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Could the power of a neutron star be harnessed?

Cassiopeia A is among the best-studied supernova remnants. This image blends data from NASA's Spitzer (red), Hubble (yellow), and Chandra (green and blue) observatories.
Cassiopeia A is among the best-studied supernova remnants. This image blends data from NASA's Spitzer (red), Hubble (yellow), and Chandra (green and blue) observatories.

While filling your tank at the gas station and watching the dollars and cents tick up faster and faster, you might find yourself wondering when all that much-hyped alternative energy is going to make its way to your Camry. Weren't we supposed to have cars running on solar power and corn stalks by now? Wasn't your bedroom lamp supposed to be powered by nuclear fusion at this point?

Turns out that finding cheap, viable types of alternative fuel and energy isn't so easy — on Earth, that is. But when you hear the amazing things that space provides — stars with massive energy outputs, moons with helium to spare — you might be under the impression that alternative energy isn't that hard to come by, if only we could think up a good system for collecting and transporting galactic power.

The allure of getting our hands on the massive amounts of energy produced by something like a neutron star seems quite appealing. We all know that our sun can provide a lot of energy. But what about other types of stars?

A neutron star is the left-over remnant of a star that is bigger than seven of our suns at the end of its life. Such a star ends its life cycle in a supernova explosion, and the leftover core of the star collapses, causing protons and electrons to smoosh together at such dense rates that neutrons are formed. Neutron formation can stop the further collapse of the star into a black hole. After the supernova explosion, the neutron star would have a mass a couple times greater than our sun), packed into a space about the size of Philadelphia. If an astronaut decided to bring a teaspoon of neutrons from a neutron star, it would weigh as much as a mountain [source: Goldberg].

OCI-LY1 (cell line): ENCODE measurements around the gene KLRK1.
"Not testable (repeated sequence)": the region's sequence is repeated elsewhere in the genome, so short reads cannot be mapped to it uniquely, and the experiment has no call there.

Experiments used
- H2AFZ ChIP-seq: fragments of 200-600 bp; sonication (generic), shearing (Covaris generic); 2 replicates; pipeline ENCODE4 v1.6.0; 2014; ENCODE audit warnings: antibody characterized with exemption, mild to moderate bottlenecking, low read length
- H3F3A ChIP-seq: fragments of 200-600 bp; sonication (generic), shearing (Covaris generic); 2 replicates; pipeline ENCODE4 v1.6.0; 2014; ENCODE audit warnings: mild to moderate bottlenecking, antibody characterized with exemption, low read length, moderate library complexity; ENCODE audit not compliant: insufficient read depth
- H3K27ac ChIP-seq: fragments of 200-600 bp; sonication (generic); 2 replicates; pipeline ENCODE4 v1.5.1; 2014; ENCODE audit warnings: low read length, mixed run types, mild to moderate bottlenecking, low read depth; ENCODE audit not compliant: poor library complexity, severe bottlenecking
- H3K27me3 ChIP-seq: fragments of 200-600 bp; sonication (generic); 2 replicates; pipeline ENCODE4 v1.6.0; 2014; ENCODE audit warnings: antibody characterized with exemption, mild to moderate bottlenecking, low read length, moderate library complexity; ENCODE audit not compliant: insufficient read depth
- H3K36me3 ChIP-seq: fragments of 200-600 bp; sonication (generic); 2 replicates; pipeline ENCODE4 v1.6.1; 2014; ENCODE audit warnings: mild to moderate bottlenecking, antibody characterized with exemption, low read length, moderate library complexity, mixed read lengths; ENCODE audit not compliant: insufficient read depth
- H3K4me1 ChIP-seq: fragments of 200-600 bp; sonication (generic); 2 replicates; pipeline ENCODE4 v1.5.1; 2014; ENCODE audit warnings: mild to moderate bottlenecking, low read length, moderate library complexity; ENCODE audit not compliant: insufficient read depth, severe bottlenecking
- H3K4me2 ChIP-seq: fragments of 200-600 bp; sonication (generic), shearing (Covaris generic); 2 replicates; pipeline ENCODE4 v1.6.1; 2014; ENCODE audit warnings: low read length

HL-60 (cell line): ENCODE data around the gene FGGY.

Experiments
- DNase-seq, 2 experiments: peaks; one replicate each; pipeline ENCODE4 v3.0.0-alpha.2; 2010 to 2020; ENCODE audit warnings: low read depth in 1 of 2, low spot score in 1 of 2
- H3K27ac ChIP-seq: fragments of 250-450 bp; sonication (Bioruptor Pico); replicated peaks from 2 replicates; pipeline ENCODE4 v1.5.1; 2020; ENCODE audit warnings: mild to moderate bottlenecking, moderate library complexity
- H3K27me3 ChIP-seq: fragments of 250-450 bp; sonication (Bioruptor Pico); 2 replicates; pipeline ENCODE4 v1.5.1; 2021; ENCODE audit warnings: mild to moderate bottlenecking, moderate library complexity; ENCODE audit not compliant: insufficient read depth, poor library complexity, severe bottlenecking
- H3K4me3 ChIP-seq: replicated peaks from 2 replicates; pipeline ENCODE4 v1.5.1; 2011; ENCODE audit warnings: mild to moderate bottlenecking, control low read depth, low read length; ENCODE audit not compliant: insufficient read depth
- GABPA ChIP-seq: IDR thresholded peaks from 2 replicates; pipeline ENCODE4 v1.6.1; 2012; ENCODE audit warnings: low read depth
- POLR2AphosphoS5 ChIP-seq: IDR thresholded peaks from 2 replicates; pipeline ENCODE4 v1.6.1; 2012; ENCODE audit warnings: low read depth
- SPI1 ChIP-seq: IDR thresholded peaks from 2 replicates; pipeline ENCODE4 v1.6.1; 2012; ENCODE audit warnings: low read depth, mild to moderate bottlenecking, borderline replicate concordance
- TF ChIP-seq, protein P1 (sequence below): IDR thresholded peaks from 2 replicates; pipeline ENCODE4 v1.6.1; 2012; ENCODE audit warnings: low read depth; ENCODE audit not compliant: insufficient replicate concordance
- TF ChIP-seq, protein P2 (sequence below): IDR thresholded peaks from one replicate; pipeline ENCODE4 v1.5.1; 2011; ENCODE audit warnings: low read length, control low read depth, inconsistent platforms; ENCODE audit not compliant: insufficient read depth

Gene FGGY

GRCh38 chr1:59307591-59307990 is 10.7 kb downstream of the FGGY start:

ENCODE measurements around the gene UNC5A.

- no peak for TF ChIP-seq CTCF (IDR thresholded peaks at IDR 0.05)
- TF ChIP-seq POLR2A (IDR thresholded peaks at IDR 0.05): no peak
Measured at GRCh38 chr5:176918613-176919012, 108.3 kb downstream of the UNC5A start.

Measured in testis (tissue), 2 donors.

Another thing: Neutron stars spin like nobody's watching. (And as far as we know, nobody is — well, we are with our X-ray observatories in space.) Along with crazy-strong magnetic fields (which literally bend the shape of atoms), the spin also creates a whirling dervish of an electrical field [source: Chandra]. The spin acts as a generator, which powers massive storms of particles that are 30 million times the voltage of your everyday, ho-hum lightning bolt [source: Chandra]. So could we harness that energy for ourselves? Just take a little neutron power to run the Roku?

Predictably, no. It is precisely because neutron stars have so much energy and power that we can't yet dream of taking it for ourselves. Let's just run through the list of reasons we are not going to be harnessing the power of neutron stars anytime soon:

One, the nearest little guy is 400 light years away. So.

Next: How are you going to land on a neutron star that is spinning hundreds or thousands of times a second? Discuss.

Then: Even run-of-the-mill neutron stars have magnetic fields 10 million times stronger than Earth. You're dead.

After that: Gravity is a hundred billion times stronger on the neutron star than on Earth. Still very dead.

In other words, we can't even nudge our way near a neutron star without disastrous effects, let alone grab any of its resources or power. If a super-magnetically charged neutron star (those that have a magnetic field a quadrillion times stronger than ours) floated even 100,000 miles (160,934 kilometers) near us? Every single credit card in the world would be demagnetized [source: Edmonds].

So, nope, we're probably not going to wrassle us up some neutron star power anytime soon. Keep pumping that gas.

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